You know how you sometimes watch a really good film that leaves a lasting positive impression, but you don’t necessarily ever want to watch it again? That’s the way I felt about “American History X” when I first saw it about a decade ago, and it’s the same way I feel today after watching it again on Blu-ray. It’s an impressive film in every way, yet it’s not one I’m dying to see again, even in high definition. Maybe it’s just too disturbing.
Anyway, one can readily see why Edward Norton received an Academy Award nomination for his role as a young neo-Nazi skinhead in 1998’s “American History X.” His performance is riveting, gutsy, crackling with pent-up tensions, yet singularly compassionate, too. The film itself is a sincere yet unrelentingly harsh look at race hatred in our modern society, and the film deserves consideration on Blu-ray. Yet I have to continue wondering about its repeatability factor. Certainly, it’s an important film, and certainly Blu-ray is the best way to see it. But, as I say, I’m not sure I would want to watch it more than a few times to get the idea.
Norton reportedly had a hand in reworking the script, which may explain why he’s the best part about it. He plays Derek Vinyard, a young man lured to the dark side of his nature after a black man shoots and kills his father. Doing the luring is a thoroughly despicable character named Cameron Alexander, played by Stacy Keach, a white-supremacist villain who enlists alienated, disillusioned youths into his white-power group. Then he stands as far away as possible and manipulates them into doing his bidding, never himself taking an active hand in the corrupt activities he orchestrates.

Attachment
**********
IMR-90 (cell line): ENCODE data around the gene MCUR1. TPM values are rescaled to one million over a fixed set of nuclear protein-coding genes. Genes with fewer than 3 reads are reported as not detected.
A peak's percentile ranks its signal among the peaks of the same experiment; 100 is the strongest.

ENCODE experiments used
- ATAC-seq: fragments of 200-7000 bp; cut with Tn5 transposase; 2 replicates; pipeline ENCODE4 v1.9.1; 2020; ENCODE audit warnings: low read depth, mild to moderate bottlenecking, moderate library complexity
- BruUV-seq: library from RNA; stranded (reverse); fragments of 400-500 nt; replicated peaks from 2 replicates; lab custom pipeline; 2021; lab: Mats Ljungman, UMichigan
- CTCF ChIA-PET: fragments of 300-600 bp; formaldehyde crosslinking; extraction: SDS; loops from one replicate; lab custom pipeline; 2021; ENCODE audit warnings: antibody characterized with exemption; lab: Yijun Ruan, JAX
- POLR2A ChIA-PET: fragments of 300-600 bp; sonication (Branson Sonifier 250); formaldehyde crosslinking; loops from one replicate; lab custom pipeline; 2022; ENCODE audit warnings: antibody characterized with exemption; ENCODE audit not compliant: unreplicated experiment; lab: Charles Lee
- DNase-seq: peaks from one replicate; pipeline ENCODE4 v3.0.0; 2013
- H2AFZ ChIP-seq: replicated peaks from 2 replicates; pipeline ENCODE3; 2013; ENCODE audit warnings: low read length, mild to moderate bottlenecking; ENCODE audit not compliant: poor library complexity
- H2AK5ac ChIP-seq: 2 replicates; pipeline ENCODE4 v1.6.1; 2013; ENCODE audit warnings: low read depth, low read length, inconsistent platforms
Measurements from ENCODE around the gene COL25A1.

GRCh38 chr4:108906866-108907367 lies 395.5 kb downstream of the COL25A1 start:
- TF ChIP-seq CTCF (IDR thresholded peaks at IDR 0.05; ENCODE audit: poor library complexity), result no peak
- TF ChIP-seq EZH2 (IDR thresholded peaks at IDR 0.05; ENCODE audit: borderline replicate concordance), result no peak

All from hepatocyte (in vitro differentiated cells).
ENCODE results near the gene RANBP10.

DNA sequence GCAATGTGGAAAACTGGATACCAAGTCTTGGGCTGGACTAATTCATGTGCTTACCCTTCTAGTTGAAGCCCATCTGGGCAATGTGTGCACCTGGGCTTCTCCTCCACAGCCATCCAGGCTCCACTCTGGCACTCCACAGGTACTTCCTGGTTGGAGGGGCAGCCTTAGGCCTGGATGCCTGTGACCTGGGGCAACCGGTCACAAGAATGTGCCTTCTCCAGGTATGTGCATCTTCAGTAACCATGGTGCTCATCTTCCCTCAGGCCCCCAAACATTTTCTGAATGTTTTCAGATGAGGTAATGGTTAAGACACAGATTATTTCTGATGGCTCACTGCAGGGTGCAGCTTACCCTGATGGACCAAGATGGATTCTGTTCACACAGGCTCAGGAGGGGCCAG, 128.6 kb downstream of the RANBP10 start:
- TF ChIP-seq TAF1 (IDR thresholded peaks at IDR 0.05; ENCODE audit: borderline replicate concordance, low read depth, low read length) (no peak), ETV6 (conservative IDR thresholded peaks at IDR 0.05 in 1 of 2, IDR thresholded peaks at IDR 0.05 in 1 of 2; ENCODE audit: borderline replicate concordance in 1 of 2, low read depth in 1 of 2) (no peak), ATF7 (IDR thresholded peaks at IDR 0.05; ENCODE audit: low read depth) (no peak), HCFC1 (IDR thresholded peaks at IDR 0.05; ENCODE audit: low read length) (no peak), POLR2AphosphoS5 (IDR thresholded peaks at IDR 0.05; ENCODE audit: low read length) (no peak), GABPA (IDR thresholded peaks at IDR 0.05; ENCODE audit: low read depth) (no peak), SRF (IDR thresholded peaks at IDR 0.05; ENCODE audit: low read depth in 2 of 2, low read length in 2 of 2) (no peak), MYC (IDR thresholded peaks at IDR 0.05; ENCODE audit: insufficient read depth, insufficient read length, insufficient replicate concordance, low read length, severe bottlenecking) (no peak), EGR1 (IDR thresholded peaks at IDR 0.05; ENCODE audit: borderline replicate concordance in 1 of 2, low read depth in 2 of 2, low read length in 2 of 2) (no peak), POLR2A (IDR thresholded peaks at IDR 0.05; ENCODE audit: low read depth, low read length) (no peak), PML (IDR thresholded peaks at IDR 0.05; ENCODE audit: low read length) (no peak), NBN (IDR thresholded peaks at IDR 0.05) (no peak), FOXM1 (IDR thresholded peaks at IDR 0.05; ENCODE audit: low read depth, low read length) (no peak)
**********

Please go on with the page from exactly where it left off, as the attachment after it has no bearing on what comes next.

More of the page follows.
The filmmakers show us Derek’s past in stunning black-and-white flashbacks, how he kills two black intruders on his property and winds up serving three years in prison, how his several years locked up change him for the better, and how upon his release he tries to steer his younger brother Danny, played by Edward Furlong, away from racist gang life and away from Cameron Alexander in particular.
While the film deals with social issues as honestly as possible, time and character constraints necessarily restrict its range. Racism is a serious problem, and racist organizations such as the skinhead one depicted in the film exist in seriously large numbers. People get caught up in racial hatred. Violence results. And, yes, people change. But it’s that last item that concerns me. All of the characterizations seem distanced and one-sided. As most filmmakers do, director Tony Kaye and writer David McKenna stack the deck in order to make their case. We get a pretty good idea of why Derek becomes so enraged against blacks and minorities. The film shows us that his father was racist to begin with, and a father’s violent death could be the turning point for any impressionable youth. The hard part is accepting how a man so steeped in hatred as Derek is could–after few years in prison where he experiences fellow whites betraying one another and a black man befriending him–change so radically that he suddenly becomes a sensitive, caring, enlightened human being who wants no more part of racism? It’s an idealistic sentiment and probably such drastic turnabouts do occur, but the film’s portrayal of the situation did not entirely persuade me.
Additionally, as with Derek’s sudden change of heart, the story presents many of the other characters as simply all good or all bad. Dr. Sweeny, the school principal played by Avery Brooks, is all good–a black man of impeccable courage and conviction, who never gives up trying to encourage his young charges to do the right thing. Derek’s younger brother, Danny, is all bad, totally submerged in Cameron Alexander’s movement. Murray, Derek’s mother’s boyfriend played by Elliott Gould, is all good–a mushy Jewish liberal who says entirely the right things but has no backbone to pursue them. And, of course, Cameron Alexander is all bad–bad to the quick, evil incarnate. This makes for strong dramatic action, but it doesn’t necessarily add up to genuine human emotions.